But the real cost [of the FDA maze] falls on patients. For some, the devices arrive late or, in the worst cases, too late. And we will never know which health-improving or life-saving technologies were left on scratch pads because the time and expense discouraged entrepreneurs from developing them in the first place.
New technologies are poised to launch a health care revolution, improving care and cutting costs. Unfortunately, an obsolete regulatory framework for medical devices threatens to slow or derail important components of that revolution. A mid-1970s law requires virtually every medical device—and improvements to existing devices—to endure a slow, expensive, uncertain approval process, ill-suited to 21st-century technology. The Food and Drug Administration (FDA), which grants such approval, has an aging structure and culture that adds extra layers of discouragement to would-be innovators.
A “medical device” is essentially anything (other than a drug) that is used to “diagnose, prevent, or treat” diseases or other medical conditions. Even an electric toothbrush is a medical device, so an innovator wishing to improve the product may face a costly, drawn-out process to get it to market. The same potentially goes for prosthetic hands now produced on 3-D printers and assembled by elementary school students for their classmates. Some of the most promising medical devices include a software component, so developers face uncertainty over whether, say, a particular software update requires FDA pre-approval. As with drugs, devices and alterations to those devices must be cleared by the FDA before they reach patients. This process can be confusing, time-consuming, expensive, frustrating, unpredictable, and inefficient.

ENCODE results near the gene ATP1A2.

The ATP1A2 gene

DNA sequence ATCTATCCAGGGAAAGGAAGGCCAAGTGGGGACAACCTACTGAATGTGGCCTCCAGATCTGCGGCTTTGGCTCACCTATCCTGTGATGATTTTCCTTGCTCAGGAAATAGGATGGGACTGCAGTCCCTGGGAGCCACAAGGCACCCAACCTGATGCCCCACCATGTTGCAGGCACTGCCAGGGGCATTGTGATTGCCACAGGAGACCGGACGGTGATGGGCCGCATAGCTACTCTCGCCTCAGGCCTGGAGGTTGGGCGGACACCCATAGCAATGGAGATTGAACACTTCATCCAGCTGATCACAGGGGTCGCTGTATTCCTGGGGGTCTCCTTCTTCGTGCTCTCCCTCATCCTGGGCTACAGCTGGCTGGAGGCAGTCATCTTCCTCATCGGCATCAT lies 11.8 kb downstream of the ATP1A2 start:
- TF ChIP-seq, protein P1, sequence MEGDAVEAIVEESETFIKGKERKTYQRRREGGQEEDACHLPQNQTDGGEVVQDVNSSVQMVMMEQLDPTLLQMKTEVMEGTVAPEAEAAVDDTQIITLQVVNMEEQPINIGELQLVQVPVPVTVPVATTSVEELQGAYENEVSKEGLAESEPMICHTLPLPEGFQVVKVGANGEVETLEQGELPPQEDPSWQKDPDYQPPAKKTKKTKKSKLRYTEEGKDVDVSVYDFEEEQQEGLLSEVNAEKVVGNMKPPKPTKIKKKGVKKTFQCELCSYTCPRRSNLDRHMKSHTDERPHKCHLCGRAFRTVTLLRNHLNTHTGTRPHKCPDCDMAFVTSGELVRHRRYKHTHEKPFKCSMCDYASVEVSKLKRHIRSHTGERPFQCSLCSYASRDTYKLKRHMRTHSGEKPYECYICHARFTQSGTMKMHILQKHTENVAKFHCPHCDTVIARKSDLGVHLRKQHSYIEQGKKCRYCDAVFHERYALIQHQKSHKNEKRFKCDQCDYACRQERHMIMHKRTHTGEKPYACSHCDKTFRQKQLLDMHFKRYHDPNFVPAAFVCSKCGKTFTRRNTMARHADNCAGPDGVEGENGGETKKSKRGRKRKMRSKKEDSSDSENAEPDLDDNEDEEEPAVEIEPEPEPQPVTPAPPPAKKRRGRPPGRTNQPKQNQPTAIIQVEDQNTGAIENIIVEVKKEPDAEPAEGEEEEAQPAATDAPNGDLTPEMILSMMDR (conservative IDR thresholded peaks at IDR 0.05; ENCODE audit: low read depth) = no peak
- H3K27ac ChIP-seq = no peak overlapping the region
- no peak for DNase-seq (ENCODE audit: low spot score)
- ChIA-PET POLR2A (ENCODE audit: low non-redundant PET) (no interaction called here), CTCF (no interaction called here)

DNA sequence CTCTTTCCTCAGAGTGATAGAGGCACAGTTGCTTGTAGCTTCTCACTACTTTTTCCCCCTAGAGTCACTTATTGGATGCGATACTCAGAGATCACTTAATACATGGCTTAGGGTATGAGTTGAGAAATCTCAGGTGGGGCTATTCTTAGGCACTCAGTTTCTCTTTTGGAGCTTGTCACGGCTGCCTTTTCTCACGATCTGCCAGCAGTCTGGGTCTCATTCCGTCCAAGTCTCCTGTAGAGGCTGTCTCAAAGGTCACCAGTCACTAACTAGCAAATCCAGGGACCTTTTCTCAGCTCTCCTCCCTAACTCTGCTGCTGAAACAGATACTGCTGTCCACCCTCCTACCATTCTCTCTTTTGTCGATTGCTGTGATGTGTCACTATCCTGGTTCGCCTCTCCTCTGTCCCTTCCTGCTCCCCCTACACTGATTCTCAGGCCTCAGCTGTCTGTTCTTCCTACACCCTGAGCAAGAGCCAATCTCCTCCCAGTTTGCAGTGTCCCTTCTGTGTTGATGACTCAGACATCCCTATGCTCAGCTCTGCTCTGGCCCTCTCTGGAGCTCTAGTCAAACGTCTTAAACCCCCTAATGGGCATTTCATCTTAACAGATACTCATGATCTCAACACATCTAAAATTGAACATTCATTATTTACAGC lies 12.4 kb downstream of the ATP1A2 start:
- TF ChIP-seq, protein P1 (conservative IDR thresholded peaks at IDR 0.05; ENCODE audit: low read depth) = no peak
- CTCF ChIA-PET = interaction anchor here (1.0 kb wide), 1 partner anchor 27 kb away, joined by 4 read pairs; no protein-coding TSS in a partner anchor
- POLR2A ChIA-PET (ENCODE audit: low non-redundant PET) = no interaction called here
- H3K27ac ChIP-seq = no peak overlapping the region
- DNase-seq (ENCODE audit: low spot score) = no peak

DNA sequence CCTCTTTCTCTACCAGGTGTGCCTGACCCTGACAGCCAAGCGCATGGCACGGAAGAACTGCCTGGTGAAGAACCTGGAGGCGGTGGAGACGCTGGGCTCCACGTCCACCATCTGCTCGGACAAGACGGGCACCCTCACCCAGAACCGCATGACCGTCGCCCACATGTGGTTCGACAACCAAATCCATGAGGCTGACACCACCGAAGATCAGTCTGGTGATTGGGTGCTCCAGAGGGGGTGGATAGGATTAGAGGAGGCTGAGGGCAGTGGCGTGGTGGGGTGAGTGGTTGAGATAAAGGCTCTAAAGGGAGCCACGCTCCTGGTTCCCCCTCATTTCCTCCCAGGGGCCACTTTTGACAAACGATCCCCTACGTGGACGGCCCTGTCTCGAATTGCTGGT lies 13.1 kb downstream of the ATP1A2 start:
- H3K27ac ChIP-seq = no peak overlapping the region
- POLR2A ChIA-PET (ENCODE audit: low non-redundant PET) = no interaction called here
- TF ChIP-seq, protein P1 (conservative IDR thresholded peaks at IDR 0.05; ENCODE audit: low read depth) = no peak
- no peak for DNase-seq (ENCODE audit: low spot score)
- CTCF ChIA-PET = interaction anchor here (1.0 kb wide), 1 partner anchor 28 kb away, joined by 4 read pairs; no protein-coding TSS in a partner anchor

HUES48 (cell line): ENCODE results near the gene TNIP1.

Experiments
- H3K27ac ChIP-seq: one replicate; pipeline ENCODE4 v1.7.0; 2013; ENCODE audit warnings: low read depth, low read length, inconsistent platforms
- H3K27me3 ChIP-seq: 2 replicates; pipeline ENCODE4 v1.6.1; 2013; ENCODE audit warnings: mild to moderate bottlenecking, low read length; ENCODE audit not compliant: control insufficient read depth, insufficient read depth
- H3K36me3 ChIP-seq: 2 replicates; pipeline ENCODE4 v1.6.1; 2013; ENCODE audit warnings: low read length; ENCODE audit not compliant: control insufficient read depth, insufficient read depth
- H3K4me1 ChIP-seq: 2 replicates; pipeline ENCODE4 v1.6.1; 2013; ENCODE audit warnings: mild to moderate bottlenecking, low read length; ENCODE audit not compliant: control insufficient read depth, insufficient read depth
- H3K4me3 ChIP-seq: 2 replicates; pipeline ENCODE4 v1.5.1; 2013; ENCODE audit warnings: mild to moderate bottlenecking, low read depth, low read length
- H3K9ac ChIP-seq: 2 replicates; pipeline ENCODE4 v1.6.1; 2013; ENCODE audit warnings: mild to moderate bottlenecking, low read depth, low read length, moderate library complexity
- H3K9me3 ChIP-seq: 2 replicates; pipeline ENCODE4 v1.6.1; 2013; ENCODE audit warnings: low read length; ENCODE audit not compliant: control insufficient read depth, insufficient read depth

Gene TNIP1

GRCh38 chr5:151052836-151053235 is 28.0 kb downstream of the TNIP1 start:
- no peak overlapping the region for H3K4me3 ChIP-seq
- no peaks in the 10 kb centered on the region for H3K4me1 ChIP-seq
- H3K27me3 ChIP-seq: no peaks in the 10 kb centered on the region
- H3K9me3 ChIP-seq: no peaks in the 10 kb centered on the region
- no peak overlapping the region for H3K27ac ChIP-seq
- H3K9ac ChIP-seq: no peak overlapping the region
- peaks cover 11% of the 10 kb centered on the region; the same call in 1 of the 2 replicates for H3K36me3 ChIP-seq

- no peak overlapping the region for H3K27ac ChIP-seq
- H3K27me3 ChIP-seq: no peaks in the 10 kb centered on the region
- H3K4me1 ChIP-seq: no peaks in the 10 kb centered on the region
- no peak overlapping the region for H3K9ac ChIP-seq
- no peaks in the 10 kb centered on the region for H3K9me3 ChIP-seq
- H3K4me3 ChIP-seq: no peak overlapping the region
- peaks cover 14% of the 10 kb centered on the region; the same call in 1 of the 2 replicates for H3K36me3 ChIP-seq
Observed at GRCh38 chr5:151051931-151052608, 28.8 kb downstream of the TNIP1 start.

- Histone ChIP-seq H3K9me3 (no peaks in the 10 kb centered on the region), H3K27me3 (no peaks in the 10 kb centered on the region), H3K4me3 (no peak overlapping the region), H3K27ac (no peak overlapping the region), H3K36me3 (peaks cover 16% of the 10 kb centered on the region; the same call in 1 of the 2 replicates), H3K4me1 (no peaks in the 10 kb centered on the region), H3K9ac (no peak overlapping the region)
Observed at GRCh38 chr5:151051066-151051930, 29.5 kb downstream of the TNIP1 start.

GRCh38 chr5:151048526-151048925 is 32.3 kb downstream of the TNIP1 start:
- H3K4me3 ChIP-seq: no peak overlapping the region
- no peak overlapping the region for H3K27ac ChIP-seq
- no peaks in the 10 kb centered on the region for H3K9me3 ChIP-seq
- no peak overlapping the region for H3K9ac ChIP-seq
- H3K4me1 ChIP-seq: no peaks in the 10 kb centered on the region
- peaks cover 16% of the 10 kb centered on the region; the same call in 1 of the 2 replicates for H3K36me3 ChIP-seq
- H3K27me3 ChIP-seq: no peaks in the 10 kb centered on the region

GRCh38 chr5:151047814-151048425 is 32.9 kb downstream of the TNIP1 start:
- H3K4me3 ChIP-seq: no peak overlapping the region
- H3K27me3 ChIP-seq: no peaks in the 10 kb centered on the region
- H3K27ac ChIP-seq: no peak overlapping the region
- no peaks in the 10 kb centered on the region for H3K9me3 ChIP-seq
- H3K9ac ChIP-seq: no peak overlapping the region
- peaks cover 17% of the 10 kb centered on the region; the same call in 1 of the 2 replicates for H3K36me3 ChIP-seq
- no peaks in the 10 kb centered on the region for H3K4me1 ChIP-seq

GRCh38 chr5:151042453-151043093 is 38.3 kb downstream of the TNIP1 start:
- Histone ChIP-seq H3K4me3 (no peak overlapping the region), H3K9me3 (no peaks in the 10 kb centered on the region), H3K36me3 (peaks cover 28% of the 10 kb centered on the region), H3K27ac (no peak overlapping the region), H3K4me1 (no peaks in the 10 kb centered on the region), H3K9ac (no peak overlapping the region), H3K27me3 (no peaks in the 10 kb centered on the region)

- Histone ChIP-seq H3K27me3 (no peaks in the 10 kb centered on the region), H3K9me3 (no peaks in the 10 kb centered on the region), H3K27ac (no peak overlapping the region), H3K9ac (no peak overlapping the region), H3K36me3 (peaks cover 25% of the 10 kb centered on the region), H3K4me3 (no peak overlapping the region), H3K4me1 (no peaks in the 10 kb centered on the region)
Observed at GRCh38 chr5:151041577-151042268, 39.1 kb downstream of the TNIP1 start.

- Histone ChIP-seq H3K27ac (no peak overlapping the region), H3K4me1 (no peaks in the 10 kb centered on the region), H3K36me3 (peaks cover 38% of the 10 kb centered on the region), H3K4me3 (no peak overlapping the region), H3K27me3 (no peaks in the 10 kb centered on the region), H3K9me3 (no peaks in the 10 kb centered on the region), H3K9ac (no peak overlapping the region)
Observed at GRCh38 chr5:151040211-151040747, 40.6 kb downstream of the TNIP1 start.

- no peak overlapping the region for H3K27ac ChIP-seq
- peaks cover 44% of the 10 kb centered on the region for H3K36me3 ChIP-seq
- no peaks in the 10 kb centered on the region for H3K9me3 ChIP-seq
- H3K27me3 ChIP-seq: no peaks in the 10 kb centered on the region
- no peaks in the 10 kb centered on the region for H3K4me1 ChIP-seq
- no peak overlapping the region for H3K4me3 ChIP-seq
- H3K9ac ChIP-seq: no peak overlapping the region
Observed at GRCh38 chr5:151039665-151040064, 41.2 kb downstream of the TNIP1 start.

Some products take years to make it through the FDA’s maze. A recent report noted that three devices submitted to the FDA in 1998 did not gain approval until 2007. For all products, the fees and testing are expensive. It costs on average $24 million to deal with the FDA’s requirements. That’s 75 percent of the overall average cost of developing and getting a medical device to market.
But the real cost falls on patients. For some, the devices arrive late or, in the worst cases, too late. And we will never know which health-improving or life-saving technologies were left on scratch pads because the time and expense discouraged entrepreneurs from developing them in the first place.
The FDA’s incentives bias its behavior toward long deliberation and excessive caution. There are better ways to regulate medical devices, and some are described in my recent paper, coauthored by Robert Graboyes and Adam Thierer, “US Medical Devices: Choices and Consequences.” In particular, the European Union (EU) assigns the task of certifying medical devices to “notified bodies”—private competing entities somewhat resembling Underwriters Laboratories. Like the FDA, the EU’s notified bodies have incentives that drive them to caution. But unlike the FDA, competition among the European entities discourages them from heel-dragging and extreme risk-aversion. As a result, Europe approves devices more rapidly and less expensively without sacrificing the safety and efficacy that the FDA delivers.
In the United States, such a system would complement the massive information highways that give patients and physicians more data than ever before on the medical devices that will ease their suffering and lengthen their lives.